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    @murgatroid99 My understanding is different from what you're saying: when the active player says e.g. "combat" it's understood as them passing during their main phase and proposing a shortcut in which NAP passes in the main phase and AP passes in BoC, returning priority to NAP. If NAP plays something without further clarification, they accept the shortcut with the understanding that their play is made in BoC. If NAP just says "OK", that is interpreted as shortening the proposed shortcut to just NAP passing in their main phase, after which AP gains priority in BoC. – David Z Jan 23 at 8:18
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I think the two different pieces here are in some sense independent. The opponent's floating mana makes you want to act in the beginning of combat step instead of the main phase, and holding a split second spell makes you want to act first in the beginning of combat step instead of waiting for your opponent to act.

Holding up mana here isn't necessarily about responding to the split second spell; it's more generally about having more options for actions to take, perhaps after the spell resolves. If you force the mana to empty from their mana pool, you cut off those options.

So, here is a scenario in which it matters that you specifically act first during the beginning of combat step: The active player has some mana available and Extirpate in hand, and two attackers with at least two toughness each. The non-active player has one floating red mana, two islands, Electrolyze in hand, and Feeling of Dread in their graveyard. The non-active player is better off casting Feeling of Dread, but they don't want to cast it during their main phase because then the active player could follow up with another creature, possibly with haste.

If the active player plays Extirpate during their main phase, the non-active player can use their floating mana to cast Electrolyze. If the active player waits until the non-active player acts in the beginning of combat step, the Feeling of Dread is no longer in the graveyard for the Extirpate to target. They get the best result if they act first in the beginning of combat step.

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It's contrived, but....

You have an Electrostatic Field on the battlefield. Maybe even you and your opponent both do, and you are both at one life.

You also have an Anointed Deacon on the battlefield (or any permanent with a "beginning of combat" triggered ability).

You and your opponent both have a Trickbind in hand. Whoever gets priority first can cast Trickbind, which will trigger Electrostatic Field's triggered ability. That will resolve before Trickbind, winning the game for the player who cast Trickbind.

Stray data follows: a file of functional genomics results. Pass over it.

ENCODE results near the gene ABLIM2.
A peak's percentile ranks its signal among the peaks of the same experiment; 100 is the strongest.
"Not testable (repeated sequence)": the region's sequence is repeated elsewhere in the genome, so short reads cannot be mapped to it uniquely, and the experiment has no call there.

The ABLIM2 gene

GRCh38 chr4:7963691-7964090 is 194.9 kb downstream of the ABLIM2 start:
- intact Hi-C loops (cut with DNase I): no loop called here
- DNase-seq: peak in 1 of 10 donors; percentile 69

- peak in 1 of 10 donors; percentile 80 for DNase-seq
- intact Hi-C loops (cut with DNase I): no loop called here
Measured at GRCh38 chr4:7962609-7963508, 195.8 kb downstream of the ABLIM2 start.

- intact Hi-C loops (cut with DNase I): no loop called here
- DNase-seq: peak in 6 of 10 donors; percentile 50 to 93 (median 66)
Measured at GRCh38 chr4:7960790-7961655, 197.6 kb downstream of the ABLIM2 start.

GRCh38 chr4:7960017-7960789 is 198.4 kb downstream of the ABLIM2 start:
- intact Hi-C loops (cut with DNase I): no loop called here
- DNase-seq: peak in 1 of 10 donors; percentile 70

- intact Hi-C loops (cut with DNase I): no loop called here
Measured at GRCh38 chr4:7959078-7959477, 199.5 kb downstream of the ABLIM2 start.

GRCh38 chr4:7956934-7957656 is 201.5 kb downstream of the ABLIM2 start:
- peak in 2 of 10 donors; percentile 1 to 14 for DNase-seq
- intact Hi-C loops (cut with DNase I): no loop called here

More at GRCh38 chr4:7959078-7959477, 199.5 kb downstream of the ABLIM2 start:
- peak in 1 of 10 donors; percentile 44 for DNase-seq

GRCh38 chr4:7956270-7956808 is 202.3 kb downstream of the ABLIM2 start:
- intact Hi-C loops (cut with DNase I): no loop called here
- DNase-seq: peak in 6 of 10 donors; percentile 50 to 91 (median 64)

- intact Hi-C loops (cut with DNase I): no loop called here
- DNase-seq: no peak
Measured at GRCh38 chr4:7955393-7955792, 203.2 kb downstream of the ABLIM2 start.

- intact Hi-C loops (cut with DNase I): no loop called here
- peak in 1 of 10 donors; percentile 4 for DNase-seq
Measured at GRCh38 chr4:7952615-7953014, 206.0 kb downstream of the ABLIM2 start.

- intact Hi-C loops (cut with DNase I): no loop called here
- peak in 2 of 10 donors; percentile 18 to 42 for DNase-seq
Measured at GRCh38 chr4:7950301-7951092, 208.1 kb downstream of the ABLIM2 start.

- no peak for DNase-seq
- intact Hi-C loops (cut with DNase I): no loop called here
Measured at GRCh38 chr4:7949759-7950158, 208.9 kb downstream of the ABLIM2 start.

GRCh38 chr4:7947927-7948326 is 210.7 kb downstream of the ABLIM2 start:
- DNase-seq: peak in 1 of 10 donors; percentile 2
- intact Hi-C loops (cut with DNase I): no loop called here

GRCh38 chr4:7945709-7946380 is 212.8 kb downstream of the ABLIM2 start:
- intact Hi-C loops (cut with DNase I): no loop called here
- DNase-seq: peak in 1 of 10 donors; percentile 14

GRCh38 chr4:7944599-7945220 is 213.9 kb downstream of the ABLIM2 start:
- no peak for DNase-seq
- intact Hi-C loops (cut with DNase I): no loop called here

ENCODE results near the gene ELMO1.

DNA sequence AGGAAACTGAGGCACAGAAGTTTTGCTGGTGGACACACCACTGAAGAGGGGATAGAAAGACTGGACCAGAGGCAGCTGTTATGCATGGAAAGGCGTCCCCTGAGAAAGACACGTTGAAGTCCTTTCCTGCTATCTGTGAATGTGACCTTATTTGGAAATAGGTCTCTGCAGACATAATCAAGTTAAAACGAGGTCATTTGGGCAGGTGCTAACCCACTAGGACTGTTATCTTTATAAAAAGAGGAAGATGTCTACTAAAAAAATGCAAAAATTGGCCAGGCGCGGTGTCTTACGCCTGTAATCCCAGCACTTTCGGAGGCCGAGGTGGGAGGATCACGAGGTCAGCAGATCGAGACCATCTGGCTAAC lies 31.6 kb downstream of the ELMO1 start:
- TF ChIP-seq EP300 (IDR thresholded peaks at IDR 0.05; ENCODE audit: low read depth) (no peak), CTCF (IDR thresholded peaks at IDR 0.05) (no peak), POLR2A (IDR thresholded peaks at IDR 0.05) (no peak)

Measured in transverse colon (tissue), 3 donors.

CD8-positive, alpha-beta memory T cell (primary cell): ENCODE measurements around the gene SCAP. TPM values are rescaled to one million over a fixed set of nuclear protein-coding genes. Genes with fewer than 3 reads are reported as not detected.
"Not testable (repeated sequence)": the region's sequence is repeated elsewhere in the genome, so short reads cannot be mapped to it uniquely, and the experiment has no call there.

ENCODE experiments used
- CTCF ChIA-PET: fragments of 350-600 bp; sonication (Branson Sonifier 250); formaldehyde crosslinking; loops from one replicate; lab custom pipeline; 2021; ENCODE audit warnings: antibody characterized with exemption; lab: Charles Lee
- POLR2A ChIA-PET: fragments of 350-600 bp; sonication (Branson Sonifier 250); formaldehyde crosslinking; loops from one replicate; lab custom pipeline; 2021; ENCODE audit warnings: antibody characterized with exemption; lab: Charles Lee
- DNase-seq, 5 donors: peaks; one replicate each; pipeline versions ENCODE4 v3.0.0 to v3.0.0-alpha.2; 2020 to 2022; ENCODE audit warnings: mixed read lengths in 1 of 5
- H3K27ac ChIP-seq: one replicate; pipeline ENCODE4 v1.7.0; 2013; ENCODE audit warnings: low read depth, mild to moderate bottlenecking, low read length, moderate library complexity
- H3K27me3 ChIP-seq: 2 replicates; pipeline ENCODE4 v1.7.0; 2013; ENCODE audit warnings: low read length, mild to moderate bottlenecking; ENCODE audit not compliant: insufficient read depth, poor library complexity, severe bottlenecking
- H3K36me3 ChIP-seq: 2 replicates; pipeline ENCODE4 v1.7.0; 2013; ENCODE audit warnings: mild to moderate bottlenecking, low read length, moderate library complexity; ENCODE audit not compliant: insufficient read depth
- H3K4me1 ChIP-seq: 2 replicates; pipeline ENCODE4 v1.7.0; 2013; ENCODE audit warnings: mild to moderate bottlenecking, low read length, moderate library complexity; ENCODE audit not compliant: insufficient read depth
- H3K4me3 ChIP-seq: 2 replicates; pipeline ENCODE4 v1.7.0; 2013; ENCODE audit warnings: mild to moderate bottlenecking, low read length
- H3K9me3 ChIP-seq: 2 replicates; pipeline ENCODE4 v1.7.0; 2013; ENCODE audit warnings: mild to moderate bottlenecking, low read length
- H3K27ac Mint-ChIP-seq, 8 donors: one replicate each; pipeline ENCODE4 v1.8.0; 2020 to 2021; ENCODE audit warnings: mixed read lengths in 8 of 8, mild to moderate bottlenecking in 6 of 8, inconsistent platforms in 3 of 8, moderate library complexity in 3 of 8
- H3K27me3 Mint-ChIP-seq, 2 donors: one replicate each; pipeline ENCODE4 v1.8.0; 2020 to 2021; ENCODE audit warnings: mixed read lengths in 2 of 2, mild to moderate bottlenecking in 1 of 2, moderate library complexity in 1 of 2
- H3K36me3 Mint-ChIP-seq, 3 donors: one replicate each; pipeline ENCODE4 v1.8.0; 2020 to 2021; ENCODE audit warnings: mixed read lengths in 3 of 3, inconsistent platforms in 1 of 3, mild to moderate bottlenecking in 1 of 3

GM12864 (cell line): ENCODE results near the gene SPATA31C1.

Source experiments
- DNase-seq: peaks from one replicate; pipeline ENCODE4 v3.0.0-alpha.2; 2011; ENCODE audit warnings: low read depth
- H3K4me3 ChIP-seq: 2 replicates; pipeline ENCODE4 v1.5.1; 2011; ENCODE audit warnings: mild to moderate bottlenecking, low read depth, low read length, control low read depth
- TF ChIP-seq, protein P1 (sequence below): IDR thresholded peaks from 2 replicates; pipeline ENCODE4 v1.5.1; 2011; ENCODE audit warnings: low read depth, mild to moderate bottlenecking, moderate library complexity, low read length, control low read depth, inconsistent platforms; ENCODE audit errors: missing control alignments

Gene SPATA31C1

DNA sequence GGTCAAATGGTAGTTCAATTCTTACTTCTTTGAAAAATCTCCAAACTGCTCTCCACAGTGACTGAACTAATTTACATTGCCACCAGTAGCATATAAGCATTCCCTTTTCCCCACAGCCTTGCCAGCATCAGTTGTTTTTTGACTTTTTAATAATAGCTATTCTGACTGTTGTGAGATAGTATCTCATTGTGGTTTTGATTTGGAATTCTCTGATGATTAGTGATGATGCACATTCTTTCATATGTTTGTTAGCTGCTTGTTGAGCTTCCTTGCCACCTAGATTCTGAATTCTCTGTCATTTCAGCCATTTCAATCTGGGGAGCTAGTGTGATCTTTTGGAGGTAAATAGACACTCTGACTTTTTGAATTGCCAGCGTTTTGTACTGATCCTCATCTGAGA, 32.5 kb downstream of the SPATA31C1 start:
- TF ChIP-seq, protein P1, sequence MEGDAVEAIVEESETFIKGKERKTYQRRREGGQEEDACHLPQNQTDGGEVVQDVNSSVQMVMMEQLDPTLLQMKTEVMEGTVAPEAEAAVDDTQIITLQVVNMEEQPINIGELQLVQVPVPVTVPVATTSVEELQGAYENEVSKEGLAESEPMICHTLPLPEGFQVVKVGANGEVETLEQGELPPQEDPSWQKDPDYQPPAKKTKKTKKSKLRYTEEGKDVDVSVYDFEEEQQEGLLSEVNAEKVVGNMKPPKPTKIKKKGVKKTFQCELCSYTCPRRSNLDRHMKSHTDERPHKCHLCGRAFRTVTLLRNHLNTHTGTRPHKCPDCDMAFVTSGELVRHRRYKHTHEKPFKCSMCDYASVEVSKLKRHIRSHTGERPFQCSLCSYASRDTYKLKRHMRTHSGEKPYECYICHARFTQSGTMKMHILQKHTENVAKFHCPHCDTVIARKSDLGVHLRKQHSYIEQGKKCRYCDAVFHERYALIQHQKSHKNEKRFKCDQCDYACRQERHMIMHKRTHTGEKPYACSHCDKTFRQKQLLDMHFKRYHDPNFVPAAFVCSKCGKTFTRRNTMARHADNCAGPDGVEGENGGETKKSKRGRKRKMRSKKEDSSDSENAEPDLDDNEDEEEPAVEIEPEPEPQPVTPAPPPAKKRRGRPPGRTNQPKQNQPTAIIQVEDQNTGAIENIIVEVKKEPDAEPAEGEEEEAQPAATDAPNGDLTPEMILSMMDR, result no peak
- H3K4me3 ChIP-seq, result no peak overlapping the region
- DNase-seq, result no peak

Whichever player gets priority first in the beginning of combat step wins the game. No floating mana involved.

*You no one can cast Trickbind during the main phase because there is no ability on the stack to target.

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    Note that the last sentence of that shortcut definition (not quoted in the question) says "Beginning of combat triggered abilities (even ones that target) may be announced at this time." Since those triggers are announced at the end of this weird backwards shortcut, I think this may not entirely address the issue of who acts first in accordance with that shortcut. – murgatroid99 Jan 23 at 0:17
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    I agree with @murgatroid99 and edited the question to add the last sentence of the combat shortcut. Because of this last sentence the plan you described for the AP even works with the current shortcut (NAP receiving priority in BoC first): AP: "Combat". NAP: "Ok". AP: "Anointed Deacon trigger, Trickbind to counter that trigger". Apart from that nice try though! :) and sorry for not mentioning the the last sentence. – efie Jan 23 at 8:04
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An extremely contrived situation would justify "I need to cast this Split Second card in the Beginning of Combat step rather than the Main Phase as the Active Player, specifically because the opponent has mana floating.

Here is the board state: Your opponent has 2 life, controls 3 Island, Rampaging Ferocidon, and one facedown Morph card, and has no cards in hand and one mana floating (any color). You are at 1 life, control 2 untapped Mountain, Goblin Rabblemaster, and have Sudden Shock in hand.

In this situation, as the active player, the correct play is to pass priority in your Main Phase, then cast Sudden Shock in the Beginning of Combat step. The reason is that your opponent's facedown card could be Voidmage Apprentice, which could be turned faceup to counter your Sudden Shock because Morph is a special action which does not use the stack, and doesn't count as either a spell or ability as discussed here. In the Beginning of Combat step, Goblin Rabblemaster triggers to create a Goblin token, which would kill you because of Rampaging Ferocidon, so you can't wait to cast Sudden Shock any later and must cast it in the Beginning of Combat step to win the game, otherwise you lose.

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    This question was not just about acting in the beginning of combat, but specifically about the active player acting first in the beginning of combat. I don't see that represented here. In this case, you can wait for the NAP to pass priority before casting Sudden Shock without losing anything. – murgatroid99 Jan 23 at 7:07